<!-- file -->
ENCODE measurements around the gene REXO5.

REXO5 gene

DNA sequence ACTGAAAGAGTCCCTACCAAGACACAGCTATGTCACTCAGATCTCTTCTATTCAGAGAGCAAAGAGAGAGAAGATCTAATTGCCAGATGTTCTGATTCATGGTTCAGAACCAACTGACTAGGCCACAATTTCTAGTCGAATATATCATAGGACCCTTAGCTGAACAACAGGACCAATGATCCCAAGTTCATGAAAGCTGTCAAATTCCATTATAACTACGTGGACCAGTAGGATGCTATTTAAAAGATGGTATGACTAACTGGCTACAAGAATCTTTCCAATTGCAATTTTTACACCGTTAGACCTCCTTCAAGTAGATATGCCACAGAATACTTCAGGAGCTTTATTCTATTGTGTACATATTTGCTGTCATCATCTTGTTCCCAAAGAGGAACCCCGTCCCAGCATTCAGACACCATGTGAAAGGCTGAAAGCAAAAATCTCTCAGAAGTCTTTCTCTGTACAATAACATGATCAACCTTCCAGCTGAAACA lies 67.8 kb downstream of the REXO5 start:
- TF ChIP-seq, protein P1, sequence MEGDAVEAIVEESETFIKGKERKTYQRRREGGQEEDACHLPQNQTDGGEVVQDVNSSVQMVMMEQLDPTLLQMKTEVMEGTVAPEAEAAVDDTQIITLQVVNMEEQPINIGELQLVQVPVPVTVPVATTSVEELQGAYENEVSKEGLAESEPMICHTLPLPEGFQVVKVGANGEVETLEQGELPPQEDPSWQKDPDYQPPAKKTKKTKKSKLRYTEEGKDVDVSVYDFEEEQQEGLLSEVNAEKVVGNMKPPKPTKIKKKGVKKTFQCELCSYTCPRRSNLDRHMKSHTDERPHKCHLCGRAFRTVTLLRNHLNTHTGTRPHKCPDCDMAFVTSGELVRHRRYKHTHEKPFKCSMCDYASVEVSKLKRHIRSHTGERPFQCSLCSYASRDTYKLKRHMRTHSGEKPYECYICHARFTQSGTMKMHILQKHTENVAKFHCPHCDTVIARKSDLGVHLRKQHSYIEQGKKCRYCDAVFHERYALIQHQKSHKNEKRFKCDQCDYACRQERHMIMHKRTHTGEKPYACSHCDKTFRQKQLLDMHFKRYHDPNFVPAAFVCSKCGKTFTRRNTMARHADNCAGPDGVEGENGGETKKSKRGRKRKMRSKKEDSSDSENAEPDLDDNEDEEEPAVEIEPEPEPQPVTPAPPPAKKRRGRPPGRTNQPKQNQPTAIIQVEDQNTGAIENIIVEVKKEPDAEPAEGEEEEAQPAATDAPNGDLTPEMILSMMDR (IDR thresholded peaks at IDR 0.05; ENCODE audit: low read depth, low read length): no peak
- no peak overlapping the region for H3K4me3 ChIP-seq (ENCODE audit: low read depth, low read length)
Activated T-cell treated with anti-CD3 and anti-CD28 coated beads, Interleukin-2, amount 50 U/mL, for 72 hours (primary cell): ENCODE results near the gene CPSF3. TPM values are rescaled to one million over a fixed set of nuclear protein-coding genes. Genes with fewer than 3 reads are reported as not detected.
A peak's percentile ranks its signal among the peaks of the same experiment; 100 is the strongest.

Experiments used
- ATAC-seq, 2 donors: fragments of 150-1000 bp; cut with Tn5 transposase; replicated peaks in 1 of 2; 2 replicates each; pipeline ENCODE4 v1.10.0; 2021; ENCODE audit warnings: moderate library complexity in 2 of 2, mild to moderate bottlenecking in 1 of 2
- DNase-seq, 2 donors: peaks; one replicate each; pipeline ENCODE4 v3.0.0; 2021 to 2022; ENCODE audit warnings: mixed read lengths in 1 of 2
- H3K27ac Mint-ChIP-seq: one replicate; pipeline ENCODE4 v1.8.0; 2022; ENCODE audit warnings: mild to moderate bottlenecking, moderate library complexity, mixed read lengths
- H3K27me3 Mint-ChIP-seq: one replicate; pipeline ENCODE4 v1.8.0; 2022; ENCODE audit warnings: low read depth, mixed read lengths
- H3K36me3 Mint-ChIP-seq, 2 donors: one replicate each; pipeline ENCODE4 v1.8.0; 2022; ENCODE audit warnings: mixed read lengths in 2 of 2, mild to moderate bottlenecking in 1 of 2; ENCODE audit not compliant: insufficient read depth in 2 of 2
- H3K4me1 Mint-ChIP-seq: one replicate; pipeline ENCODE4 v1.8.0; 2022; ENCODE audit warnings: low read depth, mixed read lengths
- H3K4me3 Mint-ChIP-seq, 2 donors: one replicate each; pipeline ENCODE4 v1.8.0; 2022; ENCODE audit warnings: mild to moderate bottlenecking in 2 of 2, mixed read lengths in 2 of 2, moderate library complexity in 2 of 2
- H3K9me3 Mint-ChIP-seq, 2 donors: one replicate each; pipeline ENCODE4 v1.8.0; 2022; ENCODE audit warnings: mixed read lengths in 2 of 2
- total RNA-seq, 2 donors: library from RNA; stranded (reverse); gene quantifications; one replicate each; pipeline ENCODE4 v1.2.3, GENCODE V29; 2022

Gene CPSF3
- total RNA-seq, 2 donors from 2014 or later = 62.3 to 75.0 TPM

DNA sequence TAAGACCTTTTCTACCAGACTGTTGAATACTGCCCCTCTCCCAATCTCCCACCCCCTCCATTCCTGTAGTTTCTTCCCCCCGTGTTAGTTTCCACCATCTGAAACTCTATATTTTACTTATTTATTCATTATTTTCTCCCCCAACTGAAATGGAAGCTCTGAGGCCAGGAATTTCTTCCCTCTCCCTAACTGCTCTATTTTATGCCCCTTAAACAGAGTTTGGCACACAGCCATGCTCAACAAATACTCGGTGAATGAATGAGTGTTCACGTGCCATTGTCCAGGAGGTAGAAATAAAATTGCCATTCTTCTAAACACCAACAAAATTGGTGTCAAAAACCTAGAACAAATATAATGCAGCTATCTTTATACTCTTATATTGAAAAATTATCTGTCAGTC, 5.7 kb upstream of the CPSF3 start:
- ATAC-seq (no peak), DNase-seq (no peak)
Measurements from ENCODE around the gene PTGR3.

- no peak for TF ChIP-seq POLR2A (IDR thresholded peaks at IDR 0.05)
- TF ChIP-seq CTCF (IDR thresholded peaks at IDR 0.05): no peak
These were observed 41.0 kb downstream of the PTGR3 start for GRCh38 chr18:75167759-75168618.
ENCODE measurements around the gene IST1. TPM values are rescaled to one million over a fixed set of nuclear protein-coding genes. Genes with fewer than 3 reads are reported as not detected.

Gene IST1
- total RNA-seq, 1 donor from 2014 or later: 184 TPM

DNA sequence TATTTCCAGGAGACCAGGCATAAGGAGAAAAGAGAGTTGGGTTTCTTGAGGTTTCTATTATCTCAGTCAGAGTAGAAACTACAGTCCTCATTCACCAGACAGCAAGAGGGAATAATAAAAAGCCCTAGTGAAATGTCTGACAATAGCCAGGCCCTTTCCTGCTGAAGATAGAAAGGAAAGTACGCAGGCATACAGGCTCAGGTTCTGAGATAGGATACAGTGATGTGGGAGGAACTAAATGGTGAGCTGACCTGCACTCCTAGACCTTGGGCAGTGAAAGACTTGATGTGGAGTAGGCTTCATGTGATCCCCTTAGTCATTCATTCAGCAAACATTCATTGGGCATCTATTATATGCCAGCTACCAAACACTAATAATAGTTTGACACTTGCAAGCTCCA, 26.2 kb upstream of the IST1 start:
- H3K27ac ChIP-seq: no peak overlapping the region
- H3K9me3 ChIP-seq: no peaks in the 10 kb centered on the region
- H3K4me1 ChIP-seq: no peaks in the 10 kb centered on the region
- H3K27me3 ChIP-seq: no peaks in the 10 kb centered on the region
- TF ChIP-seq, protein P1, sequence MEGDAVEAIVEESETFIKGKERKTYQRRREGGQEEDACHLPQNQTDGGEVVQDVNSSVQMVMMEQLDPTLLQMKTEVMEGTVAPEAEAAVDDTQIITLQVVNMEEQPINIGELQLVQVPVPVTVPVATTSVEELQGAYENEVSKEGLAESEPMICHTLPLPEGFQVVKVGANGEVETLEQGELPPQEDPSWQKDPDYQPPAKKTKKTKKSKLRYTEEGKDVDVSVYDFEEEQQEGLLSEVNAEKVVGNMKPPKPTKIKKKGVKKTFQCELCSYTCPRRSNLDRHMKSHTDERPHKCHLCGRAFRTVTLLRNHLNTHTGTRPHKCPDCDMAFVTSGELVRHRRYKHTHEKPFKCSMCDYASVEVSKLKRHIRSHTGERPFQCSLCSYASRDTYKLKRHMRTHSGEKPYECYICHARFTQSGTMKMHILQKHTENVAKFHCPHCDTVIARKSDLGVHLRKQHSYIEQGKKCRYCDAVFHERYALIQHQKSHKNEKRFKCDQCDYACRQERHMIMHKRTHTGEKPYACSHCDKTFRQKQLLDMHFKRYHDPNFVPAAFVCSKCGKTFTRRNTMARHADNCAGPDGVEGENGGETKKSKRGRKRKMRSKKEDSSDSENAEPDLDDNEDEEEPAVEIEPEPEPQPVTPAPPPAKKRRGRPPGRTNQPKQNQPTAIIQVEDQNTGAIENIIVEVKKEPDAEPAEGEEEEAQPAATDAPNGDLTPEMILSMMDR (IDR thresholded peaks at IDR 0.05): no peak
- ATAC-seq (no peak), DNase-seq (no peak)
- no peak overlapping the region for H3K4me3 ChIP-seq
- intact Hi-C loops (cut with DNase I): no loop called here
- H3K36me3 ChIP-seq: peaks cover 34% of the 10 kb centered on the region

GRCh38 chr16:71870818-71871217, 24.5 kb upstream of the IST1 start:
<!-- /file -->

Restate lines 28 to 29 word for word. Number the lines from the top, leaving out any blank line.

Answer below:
- total RNA-seq, 1 donor from 2014 or later: 184 TPM

DNA sequence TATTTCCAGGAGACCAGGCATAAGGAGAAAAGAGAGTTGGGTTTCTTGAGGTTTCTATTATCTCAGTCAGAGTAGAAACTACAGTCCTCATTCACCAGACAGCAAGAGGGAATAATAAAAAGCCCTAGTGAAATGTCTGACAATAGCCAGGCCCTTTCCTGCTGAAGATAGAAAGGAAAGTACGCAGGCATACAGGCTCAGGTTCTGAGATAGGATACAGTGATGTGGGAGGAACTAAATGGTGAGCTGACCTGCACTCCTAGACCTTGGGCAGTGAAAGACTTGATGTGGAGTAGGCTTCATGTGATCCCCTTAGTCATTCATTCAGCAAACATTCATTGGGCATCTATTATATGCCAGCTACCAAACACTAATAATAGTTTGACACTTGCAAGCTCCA, 26.2 kb upstream of the IST1 start: